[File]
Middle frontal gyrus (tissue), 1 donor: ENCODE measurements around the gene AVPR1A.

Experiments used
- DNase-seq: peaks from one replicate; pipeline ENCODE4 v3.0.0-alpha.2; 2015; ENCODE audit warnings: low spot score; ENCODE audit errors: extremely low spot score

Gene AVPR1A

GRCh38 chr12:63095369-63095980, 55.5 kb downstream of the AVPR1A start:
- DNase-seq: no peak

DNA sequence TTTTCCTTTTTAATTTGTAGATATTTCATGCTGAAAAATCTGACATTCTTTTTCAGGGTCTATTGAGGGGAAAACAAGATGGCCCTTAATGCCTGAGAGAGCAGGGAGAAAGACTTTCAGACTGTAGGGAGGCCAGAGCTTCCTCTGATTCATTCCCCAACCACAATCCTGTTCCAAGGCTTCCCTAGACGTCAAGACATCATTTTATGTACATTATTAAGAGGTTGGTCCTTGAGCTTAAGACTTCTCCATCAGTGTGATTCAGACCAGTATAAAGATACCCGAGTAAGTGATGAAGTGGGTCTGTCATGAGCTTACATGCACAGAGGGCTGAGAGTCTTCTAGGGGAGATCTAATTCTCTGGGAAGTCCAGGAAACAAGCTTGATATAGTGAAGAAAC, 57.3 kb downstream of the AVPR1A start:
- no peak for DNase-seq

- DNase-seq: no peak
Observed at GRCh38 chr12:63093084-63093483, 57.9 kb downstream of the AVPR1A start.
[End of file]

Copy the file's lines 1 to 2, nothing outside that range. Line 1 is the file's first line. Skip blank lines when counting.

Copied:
Middle frontal gyrus (tissue), 1 donor: ENCODE measurements around the gene AVPR1A.

Experiments used